"Why do your own mistakes, when you can learn from others?"

  7. Deathwish says:

    Where r the life savers who write what books he recommends so i don't need to watch all of this….

  8. Rien says:

    i recommend reading How Emotions are Made by lisa feldman barrett. the book is not merely about emotions but also about construction

  9. Evandro Paul says:

    I've been recently thinking of buying Everything is F*cked but I've heard it's not as good or even good as the author's previous book. What do you think?

  10. mats de koning says:

    0:38 but is better to watch the vid from the start

  11. Meisterling says:

    I expected you to say Tools of Titans

  12. Reuben&Lemn says:

    Here I was thinking this was gonna be his book club video, but then homeboy nerded out on us. 😆 jk

  13. John Marshall says:

    Go, Dog, Go! Best novel ever. Literary masterpiece.

  14. Priya Patel says:

    Why can't I like it more??? The queen reference was gold

  15. Thomas Castelo {Old Account} says:

    0:39 not to be mistaken with How Music Works by John Powell

  16. Milan Jana says:

    Okk I don't watch it fully…I just want to figure out the contents of the book on my own…Can anyone tell that book's name ??

  17. Slyphean anims says:


  18. Google Is A Cruel Mistress says:

    Oh didn't know Robert Green had another book, can someone who's read it give me a quick summary of it and is it worth to buy?

  19. Moe K says:

    Reading quality material is always important. But equally important is writing or executing what you read.

  20. Udie Bhadra says:

    Robert Greene isn't a writer who focuses on Productivity.

  21. Backspin says:

    Where did you got the wallpaper on your screen from?

  22. Sara Makes Art says:

    I need to find a book by someone who's made a living as an artist to read. Also, I'd like to figure out how to apply the "let the audience know when something good is coming" rule to my youtube videos.

  23. Taarush Goyal says:

    Read the practicing mind by Thomas M sterner…

  24. Frankie Frankie says:

    No money to buy books, so I go with no mercy and download them from the internet.

  25. Anas Alam says:

    My favorite one is "Algorithms to live by: The computer science of human decisions" and the author is Brian Christian

  26. Will Reil - Finance & Investing Videos says:

    The best book I read in 2019 was Crushing It! by Gary Vaynerchuk. It was one of the big inspirations for me to take my YouTube channel seriously. Ever since I have been magnitudes happier.

    If anyone is interested in becoming a YouTuber, Instagramer, or whatever; I highly recommend checking out all of Gary's books.

  27. Avinash Reddy Kamireddy says:

    I really loved reading "The laws of Human Nature by Robert Greene". It changed my perspective on life and helped me to gain momentum in my life.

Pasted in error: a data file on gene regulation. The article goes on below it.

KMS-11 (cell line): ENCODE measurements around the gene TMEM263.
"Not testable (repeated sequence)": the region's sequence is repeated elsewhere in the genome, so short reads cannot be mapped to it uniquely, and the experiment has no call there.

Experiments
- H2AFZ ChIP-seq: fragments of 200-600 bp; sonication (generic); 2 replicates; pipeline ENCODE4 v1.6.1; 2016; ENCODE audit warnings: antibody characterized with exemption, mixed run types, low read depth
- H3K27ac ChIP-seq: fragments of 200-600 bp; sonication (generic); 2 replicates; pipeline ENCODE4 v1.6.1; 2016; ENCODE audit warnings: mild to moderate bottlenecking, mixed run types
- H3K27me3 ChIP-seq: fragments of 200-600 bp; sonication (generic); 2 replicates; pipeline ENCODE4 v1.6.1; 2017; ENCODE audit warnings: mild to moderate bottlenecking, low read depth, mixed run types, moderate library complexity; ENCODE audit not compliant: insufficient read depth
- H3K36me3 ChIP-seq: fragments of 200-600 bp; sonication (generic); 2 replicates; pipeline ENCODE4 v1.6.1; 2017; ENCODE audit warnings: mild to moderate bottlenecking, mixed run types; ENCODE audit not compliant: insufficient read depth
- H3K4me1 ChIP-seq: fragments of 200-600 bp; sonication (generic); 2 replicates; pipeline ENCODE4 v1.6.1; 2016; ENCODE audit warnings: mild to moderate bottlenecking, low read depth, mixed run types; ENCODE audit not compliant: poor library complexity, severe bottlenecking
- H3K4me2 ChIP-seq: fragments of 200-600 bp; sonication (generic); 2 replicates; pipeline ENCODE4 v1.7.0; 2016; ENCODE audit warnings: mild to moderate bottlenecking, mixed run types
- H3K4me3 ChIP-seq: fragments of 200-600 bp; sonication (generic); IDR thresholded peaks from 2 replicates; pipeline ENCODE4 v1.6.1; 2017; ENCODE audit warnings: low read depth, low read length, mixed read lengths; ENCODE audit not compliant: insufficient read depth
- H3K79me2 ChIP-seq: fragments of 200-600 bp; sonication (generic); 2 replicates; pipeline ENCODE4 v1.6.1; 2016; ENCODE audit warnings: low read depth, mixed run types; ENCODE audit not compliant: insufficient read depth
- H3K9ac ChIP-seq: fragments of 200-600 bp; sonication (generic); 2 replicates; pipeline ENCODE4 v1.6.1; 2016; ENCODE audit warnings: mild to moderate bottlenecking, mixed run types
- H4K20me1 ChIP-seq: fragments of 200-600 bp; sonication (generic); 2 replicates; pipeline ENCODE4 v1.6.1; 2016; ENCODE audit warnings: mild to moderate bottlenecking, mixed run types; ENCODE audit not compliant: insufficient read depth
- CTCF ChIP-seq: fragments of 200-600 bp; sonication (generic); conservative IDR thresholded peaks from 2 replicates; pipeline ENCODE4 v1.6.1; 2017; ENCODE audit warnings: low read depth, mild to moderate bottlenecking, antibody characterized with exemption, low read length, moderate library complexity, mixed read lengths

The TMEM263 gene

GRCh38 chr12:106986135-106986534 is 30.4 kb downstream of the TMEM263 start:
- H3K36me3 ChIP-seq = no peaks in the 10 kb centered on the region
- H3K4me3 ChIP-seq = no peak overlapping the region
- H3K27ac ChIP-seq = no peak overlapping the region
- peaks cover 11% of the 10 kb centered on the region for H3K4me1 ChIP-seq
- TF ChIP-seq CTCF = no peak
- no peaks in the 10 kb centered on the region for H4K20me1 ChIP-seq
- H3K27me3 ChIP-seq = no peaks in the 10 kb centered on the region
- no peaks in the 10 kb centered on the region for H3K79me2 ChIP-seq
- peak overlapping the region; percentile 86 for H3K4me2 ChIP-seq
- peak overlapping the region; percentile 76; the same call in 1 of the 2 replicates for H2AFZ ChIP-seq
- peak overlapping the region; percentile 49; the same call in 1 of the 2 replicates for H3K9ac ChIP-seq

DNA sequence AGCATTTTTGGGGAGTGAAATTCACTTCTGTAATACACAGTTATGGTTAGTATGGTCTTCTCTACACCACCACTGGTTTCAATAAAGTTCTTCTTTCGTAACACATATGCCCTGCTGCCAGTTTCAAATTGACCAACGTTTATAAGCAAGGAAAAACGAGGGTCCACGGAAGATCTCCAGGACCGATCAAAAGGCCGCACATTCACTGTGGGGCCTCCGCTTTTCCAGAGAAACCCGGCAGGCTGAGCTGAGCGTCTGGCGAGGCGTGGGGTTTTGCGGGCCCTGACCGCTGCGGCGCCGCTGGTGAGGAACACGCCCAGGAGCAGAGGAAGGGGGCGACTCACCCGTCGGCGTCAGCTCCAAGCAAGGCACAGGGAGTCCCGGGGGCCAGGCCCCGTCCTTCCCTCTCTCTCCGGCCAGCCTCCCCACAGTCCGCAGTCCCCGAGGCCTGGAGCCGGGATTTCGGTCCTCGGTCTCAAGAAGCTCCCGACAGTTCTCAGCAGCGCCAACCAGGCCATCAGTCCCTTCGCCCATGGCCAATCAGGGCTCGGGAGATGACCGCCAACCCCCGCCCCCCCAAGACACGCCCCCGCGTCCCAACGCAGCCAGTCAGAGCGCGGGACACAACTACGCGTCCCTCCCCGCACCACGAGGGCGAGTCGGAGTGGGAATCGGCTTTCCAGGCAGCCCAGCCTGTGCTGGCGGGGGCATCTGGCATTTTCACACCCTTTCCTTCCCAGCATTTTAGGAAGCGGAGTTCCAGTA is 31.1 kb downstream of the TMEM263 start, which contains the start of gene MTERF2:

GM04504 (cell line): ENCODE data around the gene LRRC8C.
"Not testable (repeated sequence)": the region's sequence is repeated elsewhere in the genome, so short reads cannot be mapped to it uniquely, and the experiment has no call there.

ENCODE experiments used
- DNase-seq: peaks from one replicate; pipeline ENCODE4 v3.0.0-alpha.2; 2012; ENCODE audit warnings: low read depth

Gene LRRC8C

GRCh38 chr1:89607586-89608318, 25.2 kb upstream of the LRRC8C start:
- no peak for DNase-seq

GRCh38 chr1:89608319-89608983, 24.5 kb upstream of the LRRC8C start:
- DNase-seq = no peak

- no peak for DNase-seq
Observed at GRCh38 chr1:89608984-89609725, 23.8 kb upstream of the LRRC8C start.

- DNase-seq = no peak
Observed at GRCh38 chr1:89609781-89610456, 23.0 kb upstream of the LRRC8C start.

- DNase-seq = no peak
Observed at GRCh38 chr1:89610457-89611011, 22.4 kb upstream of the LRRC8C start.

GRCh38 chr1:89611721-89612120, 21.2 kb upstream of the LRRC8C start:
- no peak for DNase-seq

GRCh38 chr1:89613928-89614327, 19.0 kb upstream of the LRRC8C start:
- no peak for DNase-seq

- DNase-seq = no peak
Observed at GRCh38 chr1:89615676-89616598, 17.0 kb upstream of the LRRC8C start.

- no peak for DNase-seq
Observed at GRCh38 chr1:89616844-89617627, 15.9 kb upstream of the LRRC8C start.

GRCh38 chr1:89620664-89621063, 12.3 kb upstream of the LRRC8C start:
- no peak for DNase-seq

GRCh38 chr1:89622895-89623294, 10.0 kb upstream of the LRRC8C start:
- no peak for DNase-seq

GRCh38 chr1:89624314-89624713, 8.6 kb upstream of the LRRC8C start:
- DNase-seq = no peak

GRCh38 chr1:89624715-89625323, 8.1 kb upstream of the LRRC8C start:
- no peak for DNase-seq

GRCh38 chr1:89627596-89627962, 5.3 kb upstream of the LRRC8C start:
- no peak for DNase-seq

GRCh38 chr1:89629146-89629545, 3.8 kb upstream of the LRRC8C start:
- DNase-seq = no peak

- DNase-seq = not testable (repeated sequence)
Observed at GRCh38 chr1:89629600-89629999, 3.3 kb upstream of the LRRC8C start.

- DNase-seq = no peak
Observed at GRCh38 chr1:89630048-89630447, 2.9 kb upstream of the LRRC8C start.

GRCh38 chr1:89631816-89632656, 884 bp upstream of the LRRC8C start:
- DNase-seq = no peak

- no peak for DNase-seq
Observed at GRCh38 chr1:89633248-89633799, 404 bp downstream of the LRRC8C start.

28. JUSTyna ME says:

    The 7 habits of highly effective people- Stephen R. Covey! Life changing book for me:-)
    Happy reading 🌞

  29. muskan sharma says:

    Amazing !!!

  30. Abdullah Umar says:

    Thomas seems kinda sad and burnt out

  31. ננסי טראוטמן says:

    It would appear that 16 people don't like music – as evidenced by the thumbs-down vote.

  32. معتز محمد says:

    I read one in English it is who moved my cheese

  33. Ali Mahdi says:

    I had to slow down the speed to catch up you 😁

  34. Samuel J. Martin III says:

    #1 = constraints give birth, just like the act of mammals giving birth through contractions…

  35. Samuel J. Martin III says:

    #2 = peaking interests & build suspense; i.e. Wait For It… Wait For It… 💥

  36. Samuel J. Martin III says:

    #3 = best life 🆚 only a specific aspect of life; + valuable principles can be applied any & everywhere…

  37. Samuel J. Martin III says:

    By The Way… I absolutely LOVE the concert film Stop Making Sense by Jonathan Demme (I saw it in the theater when it first came out)! 🎶🎥🎞📽

  38. Kevin says:

    Great video! Adapted from the newsletter to the YouTube audience 👍

  39. Mace B says:

    Bruh you couldn’t post this before Black Friday? I already blew a bag on a bunch of books

  40. Erick Ferraz says:

    Awesome video.

  41. Karena Tkach says:

    Omg hasan minhaj!!!!

  42. Tycho Brahe says:

    Would you recommend reading this book even if you're not very musically savvy? I love David Byrne and Talking Heads, but I don't play any instruments and I know pretty much nothing about music theory.

  43. Omnia Mohammed says:

    I don't speak engish but I listen to you for imbroving my engish thank you 🙃🙃

  44. muzzyy Z says:

    I hope this aint a behind the scenes promo for that artist and to get sales on their book

  45. David Narbecki says:

    Always love your work excellent video!

  46. Amadeus Akreveus says:

    Getting really creative with those thumbnails Tom!

  47. Víctor Navarro says:

    Fantastic video Thomas! I loved the final message, maybe it had to do with the anticipation 😀

  48. Matt Loberstein says:

    New desk backdrop looks dope. 👌🏼

  49. Andriy Vasylenko says:

    2:17 Thomas, didn't know you were one of us m/

  50. Jan W says:

    Where can I get that desktop backround?

  51. Back2TheBasix says:

    Best book I read was how to think like a Roman emperor

  52. M Ha says:

    You should listen to how not to die on audible, it's not for productivity, but it's very good.

  53. Chris Aguilar says:

    0:07 he uses a slide from a Matt D'Avella video?

  54. Chandasouk says:

    Duhigg's books are cool as hell

  55. July July says:

    Redeeming Love.

  56. Frau Nunez says:

    Amazing how you can place a product in your videos… almost not feeling the sale of BRILLANT! Brilliant man! 🤣🤣🤣

  57. JL B. says:

    Principles by Ray Dalio for me. Best non fiction business read probably ever

  58. Jahidul Alam says:

    Hi Thomas. Could you do an updated top 10 books list. Would love to see what you've been reading and what you recommend.

  59. D H says:

    Nobody ever tricked me so hard with a sponsor.

  60. Tim Ashby says:

    I’m starting to get really into #3. I’m an actor but I read a book by Kobe Bryant that was amazing. Kobe broke down his basketball strategies and philosophies and so much more. It was so great to see an obsessive master work on something I initially had less interest in. Now I strive to be as well prepared as he was for game time.